Moon is an appropriately moody, independent sci-fi film with production values that far exceed its small budget, and a provocative script that grows increasingly frustrating by its lack of desire to entertain. In an impressive debut, David Bowie's son Duncan Jones directs, and he has a great, subtle visual style, and has really nailed the sci-fi conventions made famous by Kubrick's 2001. Sam Rockwell, one of the great underrated actors working today, shoulders the heavy load in the film, acting by himself for most of it. He plays Sam, a lone astronaut working a three-year stint on the moon in the near future. He's all by himself, and only has the Hal-like robot, GERTY (voiced by Kevin Spacey), to keep him company. Three years alone on the moon is a long time, and things start to get a little nutty when Sam starts seeing things that aren't there. An accident on the job one day leads Sam to discover another version of himself living on the moon, and from there, things get even nuttier. There are some grand ideas in Moon, and Rockwell is awesome in it, but the big plot twists are fairly predictable and not inventively handled. Director Jones excels during the atmospheric first half-hour, when the audience is thrown into Sam's day-to-day routines in an unfamiliar environment, but after that, the movie never really achieves lift-off. Still, for sci-fi fans, Moon is definitely worth checking out, flaws and all, because it gets a lot of things right and tries to tackle something new while honoring all that's come before. I've heard a number of people call Moon the best sci-fi film of the past five years. I wouldn't say that - for my money, Danny Boyle's Sunshine is the one to beat for that title.


Saturday, July 04, 2009

Public Enemies (***)

Public Enemies. 143 mins. R. Directed by Michael Mann. Written by Ronan Bennett and Michael Mann & Ann Biderman. Starring Johnny Depp, Christian Bale, Marion Cotillard, and Billy Crudup.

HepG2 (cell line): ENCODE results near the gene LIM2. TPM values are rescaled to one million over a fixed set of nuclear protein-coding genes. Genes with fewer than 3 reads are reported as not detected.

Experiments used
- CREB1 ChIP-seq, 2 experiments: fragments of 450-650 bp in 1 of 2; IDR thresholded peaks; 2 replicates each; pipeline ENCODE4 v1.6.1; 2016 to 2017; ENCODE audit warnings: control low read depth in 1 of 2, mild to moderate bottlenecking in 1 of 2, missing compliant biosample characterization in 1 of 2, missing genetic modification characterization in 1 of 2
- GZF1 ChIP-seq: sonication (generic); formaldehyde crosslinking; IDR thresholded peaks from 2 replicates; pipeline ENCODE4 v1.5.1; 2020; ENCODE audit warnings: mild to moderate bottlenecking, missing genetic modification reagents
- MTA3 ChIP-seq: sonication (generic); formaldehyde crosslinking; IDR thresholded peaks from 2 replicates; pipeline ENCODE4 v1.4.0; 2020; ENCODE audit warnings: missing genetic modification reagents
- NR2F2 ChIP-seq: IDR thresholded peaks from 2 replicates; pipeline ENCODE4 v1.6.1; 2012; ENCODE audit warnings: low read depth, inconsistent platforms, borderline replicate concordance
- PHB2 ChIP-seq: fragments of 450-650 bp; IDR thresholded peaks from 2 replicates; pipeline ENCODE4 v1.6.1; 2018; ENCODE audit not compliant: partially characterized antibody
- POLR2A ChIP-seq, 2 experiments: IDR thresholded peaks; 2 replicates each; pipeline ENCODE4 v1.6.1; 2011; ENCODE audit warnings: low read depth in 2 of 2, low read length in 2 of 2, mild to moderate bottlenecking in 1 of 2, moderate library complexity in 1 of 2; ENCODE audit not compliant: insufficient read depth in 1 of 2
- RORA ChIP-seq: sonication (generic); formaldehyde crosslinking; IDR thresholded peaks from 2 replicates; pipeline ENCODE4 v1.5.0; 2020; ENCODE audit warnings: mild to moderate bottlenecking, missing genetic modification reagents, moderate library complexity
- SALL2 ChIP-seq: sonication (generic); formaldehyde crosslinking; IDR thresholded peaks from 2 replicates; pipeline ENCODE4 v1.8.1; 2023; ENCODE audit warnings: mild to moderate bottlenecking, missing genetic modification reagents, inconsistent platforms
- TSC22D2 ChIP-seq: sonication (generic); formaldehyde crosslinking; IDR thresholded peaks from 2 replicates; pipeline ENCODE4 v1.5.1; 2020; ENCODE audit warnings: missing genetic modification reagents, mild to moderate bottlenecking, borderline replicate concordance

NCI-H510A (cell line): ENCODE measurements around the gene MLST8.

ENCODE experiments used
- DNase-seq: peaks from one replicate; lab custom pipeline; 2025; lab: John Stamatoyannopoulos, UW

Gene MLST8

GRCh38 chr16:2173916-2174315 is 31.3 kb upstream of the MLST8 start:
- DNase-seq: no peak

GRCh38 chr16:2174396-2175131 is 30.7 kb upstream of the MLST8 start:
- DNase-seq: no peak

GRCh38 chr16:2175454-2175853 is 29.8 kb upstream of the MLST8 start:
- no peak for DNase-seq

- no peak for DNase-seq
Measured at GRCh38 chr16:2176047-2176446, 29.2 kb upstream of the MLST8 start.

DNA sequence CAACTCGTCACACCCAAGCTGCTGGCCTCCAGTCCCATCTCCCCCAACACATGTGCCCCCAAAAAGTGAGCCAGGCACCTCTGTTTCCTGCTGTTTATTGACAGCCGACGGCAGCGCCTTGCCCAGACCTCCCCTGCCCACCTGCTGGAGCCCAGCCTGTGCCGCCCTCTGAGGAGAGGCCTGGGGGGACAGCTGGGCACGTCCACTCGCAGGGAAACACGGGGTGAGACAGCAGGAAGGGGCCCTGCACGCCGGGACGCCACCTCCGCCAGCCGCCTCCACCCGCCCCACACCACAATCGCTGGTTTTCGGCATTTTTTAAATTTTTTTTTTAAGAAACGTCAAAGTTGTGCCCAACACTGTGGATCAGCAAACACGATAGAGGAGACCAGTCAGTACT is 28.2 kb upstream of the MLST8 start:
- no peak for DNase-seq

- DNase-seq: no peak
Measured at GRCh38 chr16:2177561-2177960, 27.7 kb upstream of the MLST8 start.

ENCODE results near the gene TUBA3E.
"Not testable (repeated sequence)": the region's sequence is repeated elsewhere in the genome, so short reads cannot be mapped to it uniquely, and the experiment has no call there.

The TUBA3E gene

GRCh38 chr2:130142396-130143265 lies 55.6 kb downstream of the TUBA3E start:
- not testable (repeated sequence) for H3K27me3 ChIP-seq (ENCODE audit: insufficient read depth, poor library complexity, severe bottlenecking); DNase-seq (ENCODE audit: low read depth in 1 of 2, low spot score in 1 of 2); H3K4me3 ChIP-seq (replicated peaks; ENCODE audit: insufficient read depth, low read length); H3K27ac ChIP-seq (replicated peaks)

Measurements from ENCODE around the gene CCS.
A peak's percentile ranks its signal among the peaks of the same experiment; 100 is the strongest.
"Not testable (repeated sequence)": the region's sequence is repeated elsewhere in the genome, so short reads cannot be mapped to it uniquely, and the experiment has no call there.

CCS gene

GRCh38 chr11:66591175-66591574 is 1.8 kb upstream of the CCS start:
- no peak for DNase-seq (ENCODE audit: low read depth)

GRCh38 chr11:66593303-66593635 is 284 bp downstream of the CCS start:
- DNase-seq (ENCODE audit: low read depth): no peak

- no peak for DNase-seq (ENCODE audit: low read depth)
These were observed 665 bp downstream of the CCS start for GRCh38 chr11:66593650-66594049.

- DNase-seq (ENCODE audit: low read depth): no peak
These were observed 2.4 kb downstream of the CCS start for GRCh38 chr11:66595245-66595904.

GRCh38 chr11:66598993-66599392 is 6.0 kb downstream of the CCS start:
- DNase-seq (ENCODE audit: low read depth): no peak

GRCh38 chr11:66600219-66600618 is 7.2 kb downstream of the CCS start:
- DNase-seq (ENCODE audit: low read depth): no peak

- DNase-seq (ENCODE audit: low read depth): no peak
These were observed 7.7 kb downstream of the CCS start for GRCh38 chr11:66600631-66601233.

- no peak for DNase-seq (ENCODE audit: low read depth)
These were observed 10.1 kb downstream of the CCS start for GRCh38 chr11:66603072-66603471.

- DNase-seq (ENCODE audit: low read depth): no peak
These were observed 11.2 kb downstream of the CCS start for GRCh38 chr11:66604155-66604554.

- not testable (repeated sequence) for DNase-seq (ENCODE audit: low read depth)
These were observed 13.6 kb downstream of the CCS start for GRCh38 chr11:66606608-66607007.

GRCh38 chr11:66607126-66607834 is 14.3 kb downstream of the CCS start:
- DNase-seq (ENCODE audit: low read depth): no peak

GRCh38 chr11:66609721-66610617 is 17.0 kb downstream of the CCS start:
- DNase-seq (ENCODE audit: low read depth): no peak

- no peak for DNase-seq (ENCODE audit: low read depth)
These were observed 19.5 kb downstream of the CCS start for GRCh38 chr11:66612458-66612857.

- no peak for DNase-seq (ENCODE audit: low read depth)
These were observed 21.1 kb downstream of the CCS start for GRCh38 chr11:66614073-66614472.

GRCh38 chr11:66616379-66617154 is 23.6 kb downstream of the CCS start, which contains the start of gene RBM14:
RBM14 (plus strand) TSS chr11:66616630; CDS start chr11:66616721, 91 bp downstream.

Public Enemies is a good movie that falls far short of greatness, leaving a trail of missed opportunities in its wake. If I could liken it to another recent movie, I'd say American Gangster. That was another star-studded film with an A-list director, compelling subject matter, and high potential, but one that ultimately left its audience cold and disappointed. Here, in telling the tale of John Dillinger's bank robberies and jail escapes, co-writer and director Michael Mann (Heat, Collateral) focuses too much on Dillinger's romantic relationship with Billie Frechette (Marion Cotillard, with an inconsistent and distracting "American" accent). The movie hints at it, but I would have much preferred a 1930s take on The Wire, with the main focus on the feds trying to take down the bank robbing syndicate led by Dillinger, using Dillinger only as a supporting character. Perhaps the biggest surprise of the movie is Johnny Depp's uninteresting take on the character of Dillinger. Part of the blame rests with the script, but surely an actor as innovative as Depp could have found something unique or involving in Dillinger that would make him stand out. He's downright boring here. I was more interested in Christian Bale's dogged FBI Agent Melvin Purvis, and his search for Dillinger and company. Though even there, Mann and Bale give the character short shrift in light of Purvis' real-life suicide, which the audience only learns about over the end credits. Still, there's plenty to admire in Public Enemies. The period detail is sensational, and Mann certainly knows how to stage a gunfight. There are several here, particularly a late night raid in the forest towards the end, that are worth the price of admission. Dillinger's death outside Chicago's Biograph Theater makes for a suitably suspenseful ending, and there's just something refreshing about seeing a competent adult drama in the middle of summer. The movie runs a bit long at 2.5 hours, but it's a breeze compared to sitting through the new Transformers.